Bellevue Downtown Park

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Bellevue Downtown Park
Aerial Downtown Bellevue Park May 2012.JPG
Type Urban park
Location Bellevue, Washington
Coordinates 47°36′45″N 122°12′15″W / 47.61250°N 122.20417°W / 47.61250; -122.20417Coordinates: 47°36′45″N 122°12′15″W / 47.61250°N 122.20417°W / 47.61250; -122.20417
Area 20-acre (81,000 m2)
Created 1983

Bellevue Downtown Park is a 20-acre (81,000 m2) park located in the heart of downtown Bellevue, WA. The park was designed for passive and unstructured use, and as a "respite from the activities of busy urban life."[1]

The idea for a park in downtown Bellevue was created from civic and private leadership, which saw the City's potential for shaping its future during a time of rapid growth and development. In the early 1980s, economic forces were rapidly influencing the character of downtown Bellevue. Its center was emerging as a hub for commercial and business activity, and the city was seen as a desirable residential community. In the middle of this dynamic period of growth, the City Council and community leaders saw the necessity of creating an amenity within the City which would help define its character and provide open space in an increasingly urban downtown core.

In December 1983, the City of Bellevue acquired 17 acres (69,000 m2) within Bellevue's central business district from the Bellevue School District for $14.3 Million, and financed the transaction through Councilmanic bonds backed by a local option sales tax.[2] In the years since the park land was purchased, approximately four acres have been added to the site.[3]

Design competition[edit]

Historical image of Bellevue Downtown Park site
Aerial photo looking east toward the future site of Bellevue's Downtown Park (circa early 1980s). Bellevue Square is to the left.

An international competition was conducted to select the design concept for Downtown Park. As a first step in formulating a competition program, a survey was distributed to 55,000 businesses and households asking what they envisioned in a downtown park. A majority of the 5,000 respondents indicated a preference for a pedestrian-oriented green space that would remain relatively free of buildings and special interest facilities.[2] A total of 67 entries, each of whom paid $100 to enter the competition, were received from throughout the United States, Canada, and Europe. These entries were judged by a jury consisting of local leaders, Bellevue staff, and the chairpersons of the University of Washington's School of Architecture and Landscape Architecture.[2]

In December, 1984, the jury recommended the concept submitted by Beckley-Myers of Milwaukee. The design itself called for a circular promenade for walking which defined a 10-acre (40,000 m2) open space bordered by a canopy of trees, and a continuous canal terminating in a giant waterfall and reflecting pool. Between the promenade and surrounding streets, the design proposed opportunities to create small park venues, such as formal gardens, outdoor performance areas, picnic spaces, and children's playgrounds, which all ranked highly in the citizens' survey.[3]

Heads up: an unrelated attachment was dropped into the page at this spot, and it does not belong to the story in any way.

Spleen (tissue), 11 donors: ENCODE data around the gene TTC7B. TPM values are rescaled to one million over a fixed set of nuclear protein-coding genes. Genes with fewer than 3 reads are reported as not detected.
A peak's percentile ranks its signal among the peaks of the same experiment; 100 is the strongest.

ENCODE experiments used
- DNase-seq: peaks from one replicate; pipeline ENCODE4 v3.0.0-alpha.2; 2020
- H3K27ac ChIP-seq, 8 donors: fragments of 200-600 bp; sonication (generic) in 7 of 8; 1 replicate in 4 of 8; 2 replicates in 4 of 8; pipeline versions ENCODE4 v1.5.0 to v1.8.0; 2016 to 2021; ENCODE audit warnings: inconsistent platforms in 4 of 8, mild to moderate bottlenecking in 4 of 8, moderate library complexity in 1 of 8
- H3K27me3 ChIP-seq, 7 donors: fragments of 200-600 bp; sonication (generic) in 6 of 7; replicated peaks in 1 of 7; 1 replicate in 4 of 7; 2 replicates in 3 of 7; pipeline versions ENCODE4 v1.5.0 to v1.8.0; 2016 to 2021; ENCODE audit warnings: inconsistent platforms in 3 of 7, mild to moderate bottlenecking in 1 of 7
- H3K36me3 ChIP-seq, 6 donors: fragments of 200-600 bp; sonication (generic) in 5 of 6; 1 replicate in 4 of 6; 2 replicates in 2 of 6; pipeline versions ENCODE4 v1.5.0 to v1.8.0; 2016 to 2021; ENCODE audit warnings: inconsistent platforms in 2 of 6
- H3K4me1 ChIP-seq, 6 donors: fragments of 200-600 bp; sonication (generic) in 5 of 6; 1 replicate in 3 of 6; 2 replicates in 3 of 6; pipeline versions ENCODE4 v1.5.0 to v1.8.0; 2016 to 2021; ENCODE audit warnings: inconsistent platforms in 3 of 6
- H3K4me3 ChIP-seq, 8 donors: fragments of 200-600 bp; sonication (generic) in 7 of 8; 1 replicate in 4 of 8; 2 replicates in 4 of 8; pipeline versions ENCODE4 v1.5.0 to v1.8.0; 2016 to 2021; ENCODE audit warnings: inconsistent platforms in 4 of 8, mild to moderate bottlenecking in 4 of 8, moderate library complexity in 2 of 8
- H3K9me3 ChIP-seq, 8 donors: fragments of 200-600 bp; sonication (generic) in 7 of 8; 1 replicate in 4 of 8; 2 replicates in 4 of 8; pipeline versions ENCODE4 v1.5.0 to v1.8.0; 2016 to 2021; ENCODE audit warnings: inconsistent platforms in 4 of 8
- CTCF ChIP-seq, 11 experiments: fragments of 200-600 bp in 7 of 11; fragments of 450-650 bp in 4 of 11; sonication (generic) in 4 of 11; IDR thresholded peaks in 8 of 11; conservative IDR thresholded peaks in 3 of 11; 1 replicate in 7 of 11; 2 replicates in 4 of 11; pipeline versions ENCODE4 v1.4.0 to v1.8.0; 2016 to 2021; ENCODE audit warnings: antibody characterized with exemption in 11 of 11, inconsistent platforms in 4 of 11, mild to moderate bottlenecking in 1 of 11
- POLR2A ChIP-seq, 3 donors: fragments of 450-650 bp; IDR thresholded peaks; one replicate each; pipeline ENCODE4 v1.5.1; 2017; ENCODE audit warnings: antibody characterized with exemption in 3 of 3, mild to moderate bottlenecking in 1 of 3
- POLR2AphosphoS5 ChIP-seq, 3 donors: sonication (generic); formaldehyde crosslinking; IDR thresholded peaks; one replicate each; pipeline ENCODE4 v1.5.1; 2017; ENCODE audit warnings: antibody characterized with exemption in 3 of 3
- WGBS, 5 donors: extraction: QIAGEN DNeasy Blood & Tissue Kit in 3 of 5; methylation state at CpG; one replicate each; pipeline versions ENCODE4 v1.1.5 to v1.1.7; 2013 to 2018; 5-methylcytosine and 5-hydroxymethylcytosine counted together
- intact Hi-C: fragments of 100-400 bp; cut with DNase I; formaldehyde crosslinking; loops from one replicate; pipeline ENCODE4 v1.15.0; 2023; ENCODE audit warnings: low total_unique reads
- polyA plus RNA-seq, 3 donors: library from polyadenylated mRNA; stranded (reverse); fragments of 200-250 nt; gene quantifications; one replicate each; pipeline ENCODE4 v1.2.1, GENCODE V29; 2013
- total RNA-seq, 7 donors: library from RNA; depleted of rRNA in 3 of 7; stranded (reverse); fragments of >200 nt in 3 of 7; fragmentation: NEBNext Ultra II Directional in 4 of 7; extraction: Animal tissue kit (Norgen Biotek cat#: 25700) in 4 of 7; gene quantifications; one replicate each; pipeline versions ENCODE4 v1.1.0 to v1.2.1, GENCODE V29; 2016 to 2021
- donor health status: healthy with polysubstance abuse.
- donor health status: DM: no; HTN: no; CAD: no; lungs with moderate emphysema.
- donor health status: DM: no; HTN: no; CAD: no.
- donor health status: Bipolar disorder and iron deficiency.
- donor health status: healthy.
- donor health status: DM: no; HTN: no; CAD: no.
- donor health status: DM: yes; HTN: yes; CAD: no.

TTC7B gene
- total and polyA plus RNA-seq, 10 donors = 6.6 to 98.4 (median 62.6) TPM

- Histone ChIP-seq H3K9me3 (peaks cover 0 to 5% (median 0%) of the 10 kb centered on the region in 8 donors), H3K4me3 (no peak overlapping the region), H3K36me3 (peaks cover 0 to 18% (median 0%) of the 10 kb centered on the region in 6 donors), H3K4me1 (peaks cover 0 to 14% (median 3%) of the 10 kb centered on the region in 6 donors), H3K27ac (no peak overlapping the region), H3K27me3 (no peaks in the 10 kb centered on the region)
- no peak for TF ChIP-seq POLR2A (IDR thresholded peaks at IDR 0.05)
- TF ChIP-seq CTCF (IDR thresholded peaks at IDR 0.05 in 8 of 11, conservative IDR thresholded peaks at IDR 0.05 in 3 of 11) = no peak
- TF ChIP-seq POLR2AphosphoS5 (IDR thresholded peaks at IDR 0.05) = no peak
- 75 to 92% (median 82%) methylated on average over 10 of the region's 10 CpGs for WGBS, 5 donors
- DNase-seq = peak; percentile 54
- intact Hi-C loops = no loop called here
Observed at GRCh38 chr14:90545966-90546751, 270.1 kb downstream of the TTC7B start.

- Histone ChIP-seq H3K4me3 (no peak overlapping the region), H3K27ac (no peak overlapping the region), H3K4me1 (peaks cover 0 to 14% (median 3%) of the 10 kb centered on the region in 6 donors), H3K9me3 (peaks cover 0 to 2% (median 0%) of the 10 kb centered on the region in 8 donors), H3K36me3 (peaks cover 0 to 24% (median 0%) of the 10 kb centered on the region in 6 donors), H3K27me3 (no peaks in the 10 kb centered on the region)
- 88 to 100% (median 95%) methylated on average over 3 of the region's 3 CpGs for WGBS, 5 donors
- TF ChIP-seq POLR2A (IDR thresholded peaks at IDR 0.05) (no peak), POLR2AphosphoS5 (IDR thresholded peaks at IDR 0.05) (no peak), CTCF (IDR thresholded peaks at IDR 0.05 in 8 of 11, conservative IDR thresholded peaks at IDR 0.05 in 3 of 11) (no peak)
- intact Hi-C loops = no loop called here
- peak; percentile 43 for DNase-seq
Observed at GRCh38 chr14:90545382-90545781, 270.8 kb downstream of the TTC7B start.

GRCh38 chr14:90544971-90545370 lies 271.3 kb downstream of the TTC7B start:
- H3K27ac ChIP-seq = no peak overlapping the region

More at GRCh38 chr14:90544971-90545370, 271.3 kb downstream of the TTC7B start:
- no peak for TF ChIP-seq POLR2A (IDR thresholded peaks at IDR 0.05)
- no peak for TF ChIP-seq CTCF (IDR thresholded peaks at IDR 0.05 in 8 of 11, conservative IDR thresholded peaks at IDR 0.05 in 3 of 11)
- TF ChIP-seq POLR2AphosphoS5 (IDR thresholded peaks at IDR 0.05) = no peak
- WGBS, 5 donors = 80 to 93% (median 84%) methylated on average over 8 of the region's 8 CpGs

One unique element of the park's design is the preservation of the footprint of Bellevue's former South Union High School, originally located on the Downtown Park site. The footprint can readily be seen on aerial photos of the park, in the northeast quadrant of the large open meadow.

World War One Memorial[edit]

The trees located in the center of the park are a memorial to Eastside World War I veterans. On November 11, 1926, the Bellevue Minute Women and Bellevue School District dedicated the memorial. The original monument consisted of a plaque with the names of three men killed in the war, three elm trees, and a 48-star US flag flying on a 65-foot (20 m) pole.[4] The flag pole is no longer present. In 2006, one elm tree died and was replaced after a severe windstorm.[4] The City and private parties are working on plans to restore the aging monument.[4]

Development[edit]

Bellevue Downtown Park today
Bellevue's Downtown Park today.

Downtown Park utilized a unique funding mechanism, heavily reliant on donations from the community. It was important for the City of Bellevue to demonstrate visible progress on the park construction immediately. Because of this, the park was developed on a pay-as-you-go basis, with fundraising processes running parallel to construction.

Phase I of park development included construction of the northeast corner of the park, and was officially opened at a ceremony on September 13, 1987.[2][5] Phase II of park development, which included completion of the western side of the park, was finished in 1990 following approval of a park bond issue.[6][7]

Since that time, additional portions of the park have been completed, including:

  • construction of a parking lot along the park's west boundary;
  • construction of a restroom and children's play area in the southwest corner of the park;
  • additional parking and re-alignment of SE 2nd Street in the southeast corner of the park; and
  • removal of a structure from the northwest corner of the park.

Several additional components are anticipated in the future, including completion of the circular canal, improved parking, and enhancements to park entrances.[3]

References[edit]

  1. ^ City of Bellevue (2003). Parks & Open Space Plan.
  2. ^ a b c d City of Bellevue. Public/Private Park Development: A Case Study.
  3. ^ a b c City of Bellevue (1997). Bellevue Downtown Park Master Plan Update.
  4. ^ a b c Nat Levy (January 21, 2011), Lest we not forget, Bellevue Reporter 
  5. ^ City of Bellevue Slide Archive - 00248-02
  6. ^ http://www.bellevuewa.gov/Ordinances/Ord-3940.pdf
  7. ^ http://www.bellevuewa.gov/Ordinances/Ord-3973.pdf